Tanzania riots over cashew nut payments
About 20 houses have been burnt down in riots by cashew nut farmers and other protesters in southern Tanzania, the local MP has told the BBC.
Faith Mitambo said two buildings at her home in Liwale town had been set alight and that other houses targeted belonged to members of the ruling CCM party.
The trouble began after payouts being made to farmers for their crop were less than the price agreed last year.
More police have been deployed to the region to stop further unrest.
Ms Mitambo, who was in the capital, Dodoma, at the time, told the BBC Swahili service she was travelling down to her constituency to assess the situation.
She had been told the protests, involving groups of young men, began in villages on Tuesday morning and reached Liwale town by the evening.
A resident of Liwale told the BBC that on Wednesday there was a sense of fear in the town and police had fired tear gas in the market to stop crowds gathering.
He said a police helicopter was flying over the town, which is about 500km (310 miles) south of the main city of Dar es Salaam.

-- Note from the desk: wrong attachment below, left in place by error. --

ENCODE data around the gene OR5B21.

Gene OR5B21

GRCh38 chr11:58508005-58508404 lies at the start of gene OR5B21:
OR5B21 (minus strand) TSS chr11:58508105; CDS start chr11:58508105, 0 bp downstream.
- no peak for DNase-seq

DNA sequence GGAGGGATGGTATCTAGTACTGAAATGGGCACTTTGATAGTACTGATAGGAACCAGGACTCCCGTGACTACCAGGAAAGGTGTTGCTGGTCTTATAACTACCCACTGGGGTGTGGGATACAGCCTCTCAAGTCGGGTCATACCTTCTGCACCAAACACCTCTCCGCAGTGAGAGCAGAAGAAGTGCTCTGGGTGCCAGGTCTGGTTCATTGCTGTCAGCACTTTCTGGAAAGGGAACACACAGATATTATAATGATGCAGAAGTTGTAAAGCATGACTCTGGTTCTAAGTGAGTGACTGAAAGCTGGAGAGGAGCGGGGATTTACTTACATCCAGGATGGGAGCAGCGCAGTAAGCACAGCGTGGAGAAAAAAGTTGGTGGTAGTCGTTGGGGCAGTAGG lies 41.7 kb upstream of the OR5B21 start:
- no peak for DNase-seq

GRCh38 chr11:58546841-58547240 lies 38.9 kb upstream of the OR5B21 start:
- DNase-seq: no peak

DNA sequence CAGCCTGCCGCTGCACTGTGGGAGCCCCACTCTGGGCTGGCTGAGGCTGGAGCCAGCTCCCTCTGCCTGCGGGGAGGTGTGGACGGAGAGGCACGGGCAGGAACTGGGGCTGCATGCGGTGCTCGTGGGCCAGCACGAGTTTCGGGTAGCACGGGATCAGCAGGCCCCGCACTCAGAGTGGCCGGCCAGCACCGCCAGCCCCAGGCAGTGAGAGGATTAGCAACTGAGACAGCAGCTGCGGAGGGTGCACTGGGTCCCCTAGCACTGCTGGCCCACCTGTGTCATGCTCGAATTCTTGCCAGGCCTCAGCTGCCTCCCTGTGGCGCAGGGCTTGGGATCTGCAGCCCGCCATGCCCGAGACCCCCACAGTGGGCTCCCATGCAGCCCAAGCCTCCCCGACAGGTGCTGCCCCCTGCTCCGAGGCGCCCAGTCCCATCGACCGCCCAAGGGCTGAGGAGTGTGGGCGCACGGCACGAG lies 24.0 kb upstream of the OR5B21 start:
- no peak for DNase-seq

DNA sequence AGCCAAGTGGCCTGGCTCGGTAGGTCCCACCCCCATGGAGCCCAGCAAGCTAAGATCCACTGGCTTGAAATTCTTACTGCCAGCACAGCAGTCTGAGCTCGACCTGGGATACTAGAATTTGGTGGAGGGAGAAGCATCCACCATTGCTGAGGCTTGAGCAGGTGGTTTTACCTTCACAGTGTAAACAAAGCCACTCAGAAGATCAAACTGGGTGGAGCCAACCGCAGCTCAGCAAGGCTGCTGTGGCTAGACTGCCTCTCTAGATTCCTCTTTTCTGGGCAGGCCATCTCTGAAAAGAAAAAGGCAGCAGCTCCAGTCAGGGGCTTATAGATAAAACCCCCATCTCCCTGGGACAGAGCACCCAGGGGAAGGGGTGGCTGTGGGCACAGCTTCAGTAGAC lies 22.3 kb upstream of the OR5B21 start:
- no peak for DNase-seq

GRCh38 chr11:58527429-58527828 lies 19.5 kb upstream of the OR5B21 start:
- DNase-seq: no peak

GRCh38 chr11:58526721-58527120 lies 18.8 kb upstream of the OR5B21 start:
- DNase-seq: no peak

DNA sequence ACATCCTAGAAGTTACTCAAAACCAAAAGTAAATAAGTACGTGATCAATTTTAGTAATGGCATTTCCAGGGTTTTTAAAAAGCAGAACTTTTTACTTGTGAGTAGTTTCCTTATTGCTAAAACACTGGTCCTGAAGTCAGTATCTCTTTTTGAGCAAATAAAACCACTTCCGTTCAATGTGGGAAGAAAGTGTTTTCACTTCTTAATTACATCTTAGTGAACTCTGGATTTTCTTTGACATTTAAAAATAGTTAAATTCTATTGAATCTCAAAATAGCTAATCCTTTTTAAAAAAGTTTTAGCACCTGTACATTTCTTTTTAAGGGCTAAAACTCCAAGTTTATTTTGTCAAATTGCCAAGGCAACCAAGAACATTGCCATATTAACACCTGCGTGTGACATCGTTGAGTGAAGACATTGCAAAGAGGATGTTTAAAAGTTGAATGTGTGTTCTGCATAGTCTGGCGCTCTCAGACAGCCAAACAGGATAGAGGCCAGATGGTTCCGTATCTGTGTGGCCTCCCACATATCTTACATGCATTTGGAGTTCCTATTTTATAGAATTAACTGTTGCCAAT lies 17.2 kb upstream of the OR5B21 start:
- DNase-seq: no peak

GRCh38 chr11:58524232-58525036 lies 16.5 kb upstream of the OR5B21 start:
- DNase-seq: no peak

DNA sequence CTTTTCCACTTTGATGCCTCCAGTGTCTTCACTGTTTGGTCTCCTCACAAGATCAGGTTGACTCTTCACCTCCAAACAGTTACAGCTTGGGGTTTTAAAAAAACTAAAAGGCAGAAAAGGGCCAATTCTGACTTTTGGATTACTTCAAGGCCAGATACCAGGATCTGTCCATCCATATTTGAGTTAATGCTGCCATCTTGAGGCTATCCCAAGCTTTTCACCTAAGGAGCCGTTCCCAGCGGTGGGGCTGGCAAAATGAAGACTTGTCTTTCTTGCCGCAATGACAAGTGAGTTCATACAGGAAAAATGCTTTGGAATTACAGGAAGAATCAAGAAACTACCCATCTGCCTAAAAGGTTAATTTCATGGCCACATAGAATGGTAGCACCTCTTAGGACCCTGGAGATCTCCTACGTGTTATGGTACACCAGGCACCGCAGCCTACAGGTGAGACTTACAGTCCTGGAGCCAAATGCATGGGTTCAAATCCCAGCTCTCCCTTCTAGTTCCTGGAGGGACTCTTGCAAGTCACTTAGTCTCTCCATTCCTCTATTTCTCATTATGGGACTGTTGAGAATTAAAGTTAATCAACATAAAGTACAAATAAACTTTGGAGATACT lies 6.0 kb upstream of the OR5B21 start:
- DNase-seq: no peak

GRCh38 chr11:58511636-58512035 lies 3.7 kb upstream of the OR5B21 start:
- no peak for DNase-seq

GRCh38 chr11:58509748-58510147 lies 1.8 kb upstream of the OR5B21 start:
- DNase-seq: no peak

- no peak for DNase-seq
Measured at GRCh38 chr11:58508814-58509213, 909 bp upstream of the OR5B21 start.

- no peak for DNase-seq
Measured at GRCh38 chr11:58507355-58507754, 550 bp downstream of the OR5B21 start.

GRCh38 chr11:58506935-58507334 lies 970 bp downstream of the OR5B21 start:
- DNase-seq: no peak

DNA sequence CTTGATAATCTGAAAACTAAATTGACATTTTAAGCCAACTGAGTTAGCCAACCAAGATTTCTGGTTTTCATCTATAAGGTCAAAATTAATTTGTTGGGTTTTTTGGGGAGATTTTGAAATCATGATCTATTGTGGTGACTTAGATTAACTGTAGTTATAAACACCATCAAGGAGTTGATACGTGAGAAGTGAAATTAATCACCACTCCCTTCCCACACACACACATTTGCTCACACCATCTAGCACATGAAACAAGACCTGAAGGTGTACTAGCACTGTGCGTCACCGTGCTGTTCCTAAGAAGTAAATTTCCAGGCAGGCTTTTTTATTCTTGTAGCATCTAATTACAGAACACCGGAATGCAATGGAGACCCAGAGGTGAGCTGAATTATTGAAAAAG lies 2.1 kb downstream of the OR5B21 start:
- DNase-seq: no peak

Thousands of small-scale cashew nut farmers in Tanzania - who usually begin to harvest in October - sell their crops to co-operative societies at an agreed price.
The BBC's Erick Nampesya in Dar es Salaam says this was set at 1,200 Tanzanian shillings ($0.74; £.048) per kg.
Towards the end of last year, the farmers received the first instalment of the money they were owed.
But when representatives from the co-operative societies went to the Liwale district on Tuesday to pay out the second and final instalment, the terms had changed.
The farmers were offered half or less than half of the outstanding money as they were told that the prices had fallen on world markets.
Ruling politicians, who the farmers blame for not helping them, became the target of their anger, our reporter says.
Farmers have long complained about the instability of the prices paid for their cashew nut crops - as it fluctuates from season to season, he says.
Police spokesperson Advera Senso told the BBC a special team had been sent to Liwale from Dar es Salaam to investigate and assist with making arrests.